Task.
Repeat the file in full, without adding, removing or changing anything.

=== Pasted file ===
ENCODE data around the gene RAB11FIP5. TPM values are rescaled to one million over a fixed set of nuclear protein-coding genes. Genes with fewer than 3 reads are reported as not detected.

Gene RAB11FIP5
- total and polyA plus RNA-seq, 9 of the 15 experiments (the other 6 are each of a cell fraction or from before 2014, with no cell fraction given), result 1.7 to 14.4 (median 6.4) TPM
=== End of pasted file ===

ENCODE data around the gene RAB11FIP5. TPM values are rescaled to one million over a fixed set of nuclear protein-coding genes. Genes with fewer than 3 reads are reported as not detected.

Gene RAB11FIP5
- total and polyA plus RNA-seq, 9 of the 15 experiments (the other 6 are each of a cell fraction or from before 2014, with no cell fraction given), result 1.7 to 14.4 (median 6.4) TPM